The rising waters also led to disturbances at a major Jakarta shopping mall where angry crowds could be seen running away and vandalizing some roadblocks. Footage obtained by BosNewsLife from witnesses was viewed within hours tens of thousands of times on its Twitter social media site.
A new heavy thunderstorm late Sunday, March 1, raised concerns about fresh flooding in Jakarta. The city has also been suffering from rising sea-levels amid a lack of adequate infrastructure. A Christian nurse told BosNewsLife that her Cipto Mangunkusumo Hospital has struggled to cope with the disaster.
Patients at infusion tubes were awaiting doctors in floodwaters. A new potential influx of coronavirus patients could further complicate the situation in the already overstretched medical facility.
Christian residents have complained about the way Jakarta governor Anies Baswedan is handling the crisis facing the capital. Several Christian aid workers spoke on condition of anonymity, citing concerns about possible repercussions by Muslim hardliners. “Here, any criticism to the government or our difficulties is a sensitive topic. That is especially true in areas such as Jakarta,” said one church worker who uses the name Victoria.
Muslims account for roughly 87 percent of Indonesia’s 267 million people, said the U.S. Central Intelligence Agency (CIA). Earlier BosNewsLife investigations found that the number of Christians including Protestants (7 percent) and Catholics (2.9 percent)
have been steadily growing, according to church leaders.
“We expect half of Indonesians to be ‘Christian,’ at least in name, within five to 10 years”, a senior church leader and evangelist told BosNewsLife earlier. That could mean some 130 million Indonesians identifying themselves as ‘Christian’ by the end of the decade. Former Muslims said they became Christians in part because of disappointment with the strict regulations linked to Islam.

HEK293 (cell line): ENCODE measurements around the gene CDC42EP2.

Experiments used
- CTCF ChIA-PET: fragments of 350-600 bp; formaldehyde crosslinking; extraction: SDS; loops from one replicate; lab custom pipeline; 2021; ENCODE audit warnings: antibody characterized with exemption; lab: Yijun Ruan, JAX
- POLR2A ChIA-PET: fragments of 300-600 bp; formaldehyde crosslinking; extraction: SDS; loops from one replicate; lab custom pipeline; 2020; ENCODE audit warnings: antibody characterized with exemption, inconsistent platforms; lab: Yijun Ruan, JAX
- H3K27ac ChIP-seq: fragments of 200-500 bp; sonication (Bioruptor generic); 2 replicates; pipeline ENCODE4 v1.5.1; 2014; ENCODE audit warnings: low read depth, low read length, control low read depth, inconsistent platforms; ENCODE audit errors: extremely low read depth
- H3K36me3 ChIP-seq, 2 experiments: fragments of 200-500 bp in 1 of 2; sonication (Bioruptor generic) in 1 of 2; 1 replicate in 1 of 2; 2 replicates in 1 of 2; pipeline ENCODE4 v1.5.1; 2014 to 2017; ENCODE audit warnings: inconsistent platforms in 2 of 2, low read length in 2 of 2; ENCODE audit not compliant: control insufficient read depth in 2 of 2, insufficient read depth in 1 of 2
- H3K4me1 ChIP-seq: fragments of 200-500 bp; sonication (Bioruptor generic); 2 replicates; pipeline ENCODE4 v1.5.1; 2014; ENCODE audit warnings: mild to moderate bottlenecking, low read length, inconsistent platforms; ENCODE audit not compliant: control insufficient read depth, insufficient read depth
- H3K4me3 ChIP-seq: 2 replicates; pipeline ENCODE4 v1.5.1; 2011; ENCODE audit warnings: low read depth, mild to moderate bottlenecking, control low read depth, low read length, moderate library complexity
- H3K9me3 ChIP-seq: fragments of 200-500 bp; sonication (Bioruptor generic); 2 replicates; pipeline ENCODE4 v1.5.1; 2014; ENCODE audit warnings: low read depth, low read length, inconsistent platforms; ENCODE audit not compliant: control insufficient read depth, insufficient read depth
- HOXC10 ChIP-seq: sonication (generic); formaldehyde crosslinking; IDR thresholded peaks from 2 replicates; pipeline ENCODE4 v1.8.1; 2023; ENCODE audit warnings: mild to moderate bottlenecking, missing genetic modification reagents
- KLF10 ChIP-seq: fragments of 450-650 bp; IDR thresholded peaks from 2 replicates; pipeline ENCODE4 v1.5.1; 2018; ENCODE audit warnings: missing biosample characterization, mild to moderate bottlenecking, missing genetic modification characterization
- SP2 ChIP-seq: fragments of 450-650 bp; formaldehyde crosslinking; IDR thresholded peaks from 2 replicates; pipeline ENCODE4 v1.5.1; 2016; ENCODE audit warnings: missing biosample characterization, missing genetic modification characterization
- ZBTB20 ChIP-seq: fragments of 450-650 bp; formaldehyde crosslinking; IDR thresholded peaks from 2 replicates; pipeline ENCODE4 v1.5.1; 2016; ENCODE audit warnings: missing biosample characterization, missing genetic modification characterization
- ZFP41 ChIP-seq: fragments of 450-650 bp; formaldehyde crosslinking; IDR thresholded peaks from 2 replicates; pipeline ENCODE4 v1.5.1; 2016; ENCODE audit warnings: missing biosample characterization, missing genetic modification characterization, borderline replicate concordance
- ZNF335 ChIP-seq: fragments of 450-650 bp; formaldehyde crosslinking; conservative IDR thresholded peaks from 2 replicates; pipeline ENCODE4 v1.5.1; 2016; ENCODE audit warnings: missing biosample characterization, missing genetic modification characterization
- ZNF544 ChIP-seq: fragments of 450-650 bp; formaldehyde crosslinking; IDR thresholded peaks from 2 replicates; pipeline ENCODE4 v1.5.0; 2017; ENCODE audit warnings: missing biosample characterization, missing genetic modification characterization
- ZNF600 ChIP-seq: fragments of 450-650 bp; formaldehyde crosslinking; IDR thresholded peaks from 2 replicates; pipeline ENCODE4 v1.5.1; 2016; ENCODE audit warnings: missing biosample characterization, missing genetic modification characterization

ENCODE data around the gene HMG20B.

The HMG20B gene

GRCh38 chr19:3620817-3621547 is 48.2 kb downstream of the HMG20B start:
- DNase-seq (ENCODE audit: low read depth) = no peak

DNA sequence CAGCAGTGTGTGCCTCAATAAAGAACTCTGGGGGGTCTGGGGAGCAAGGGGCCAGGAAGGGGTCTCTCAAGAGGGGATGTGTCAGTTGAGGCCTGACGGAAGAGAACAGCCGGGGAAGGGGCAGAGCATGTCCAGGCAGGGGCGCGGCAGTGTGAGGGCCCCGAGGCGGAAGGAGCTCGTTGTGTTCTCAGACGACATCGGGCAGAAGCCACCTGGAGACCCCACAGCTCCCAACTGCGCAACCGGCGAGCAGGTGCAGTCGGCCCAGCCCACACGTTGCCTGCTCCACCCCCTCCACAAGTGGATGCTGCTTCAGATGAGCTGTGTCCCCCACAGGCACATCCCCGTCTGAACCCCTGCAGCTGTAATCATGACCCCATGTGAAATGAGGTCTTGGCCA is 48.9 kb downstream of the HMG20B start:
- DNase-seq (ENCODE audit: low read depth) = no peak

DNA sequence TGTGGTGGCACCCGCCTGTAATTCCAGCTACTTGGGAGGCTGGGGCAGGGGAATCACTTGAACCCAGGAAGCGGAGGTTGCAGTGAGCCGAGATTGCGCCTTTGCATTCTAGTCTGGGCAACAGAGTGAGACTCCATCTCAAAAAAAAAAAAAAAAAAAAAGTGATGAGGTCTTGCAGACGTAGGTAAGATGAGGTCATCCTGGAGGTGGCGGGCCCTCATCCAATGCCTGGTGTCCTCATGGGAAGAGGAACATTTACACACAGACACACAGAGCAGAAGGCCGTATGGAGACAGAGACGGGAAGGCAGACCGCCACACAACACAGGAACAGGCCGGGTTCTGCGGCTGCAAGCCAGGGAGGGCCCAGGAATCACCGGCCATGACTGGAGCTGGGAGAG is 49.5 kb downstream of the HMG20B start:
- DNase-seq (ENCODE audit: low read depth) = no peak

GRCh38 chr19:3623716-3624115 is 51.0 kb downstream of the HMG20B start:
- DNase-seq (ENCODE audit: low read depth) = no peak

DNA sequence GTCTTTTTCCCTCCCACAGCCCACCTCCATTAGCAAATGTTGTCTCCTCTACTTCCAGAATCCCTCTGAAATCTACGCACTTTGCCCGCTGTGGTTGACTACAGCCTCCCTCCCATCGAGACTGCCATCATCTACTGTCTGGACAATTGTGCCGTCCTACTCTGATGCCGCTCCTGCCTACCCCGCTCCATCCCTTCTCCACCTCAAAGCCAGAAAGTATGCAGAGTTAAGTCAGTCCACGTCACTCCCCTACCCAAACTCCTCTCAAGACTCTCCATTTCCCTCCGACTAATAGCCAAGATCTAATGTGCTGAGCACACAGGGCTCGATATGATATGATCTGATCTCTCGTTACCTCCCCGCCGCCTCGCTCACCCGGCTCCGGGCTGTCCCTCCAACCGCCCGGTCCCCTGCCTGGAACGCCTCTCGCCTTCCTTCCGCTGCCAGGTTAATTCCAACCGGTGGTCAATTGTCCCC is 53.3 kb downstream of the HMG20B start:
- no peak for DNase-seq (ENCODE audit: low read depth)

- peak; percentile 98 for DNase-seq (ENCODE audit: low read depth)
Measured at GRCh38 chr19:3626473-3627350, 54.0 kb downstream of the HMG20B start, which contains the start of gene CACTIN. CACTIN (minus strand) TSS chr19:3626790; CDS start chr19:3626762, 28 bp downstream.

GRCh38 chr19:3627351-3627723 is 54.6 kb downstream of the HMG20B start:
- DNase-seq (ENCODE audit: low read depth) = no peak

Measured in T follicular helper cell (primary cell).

Jakarta Governor Baswedan isn’t supporting the spread of Christianity, and the role Christian aid workers play in improving lives in the turbulent capital, critics say. “The governor is also extreme in his Islamic views and does not help the Christian community,” Victoria added.
She and others also accuse the devout Muslim of financial wrongdoing. BosNewsLife learned that at least several Christian and Muslim residents demand that he uses resources to tackle Jakarta’s ongoing floods, congestion, economic difficulties, health, and education. “He is currently misusing the funds he receives from the central budget,” residents said.
Under his leadership, even the landscape around the National Monument, abbreviated as Monas, was changed. All precious trees around the 132 meters (433 feet) structure were cut. The tall tower in Jakara’s central Merdeka Square, and its surroundings, symbolize the fight for an independent Indonesia. The country became independent from The Netherlands in 1949.
Indonesian media published an Indo Barometer survey saying that Baswedan is inferior compared to other Jakarta governors. Among the favorites is the previous governor Basuki Tjahja Purnama, also known as Ahok, a Christian.
Baswedan has denied wrongdoing. But the governor is reluctant to address critical questions about his policies. He reportedly shouted, “that’s enough” when asked by media about the survey.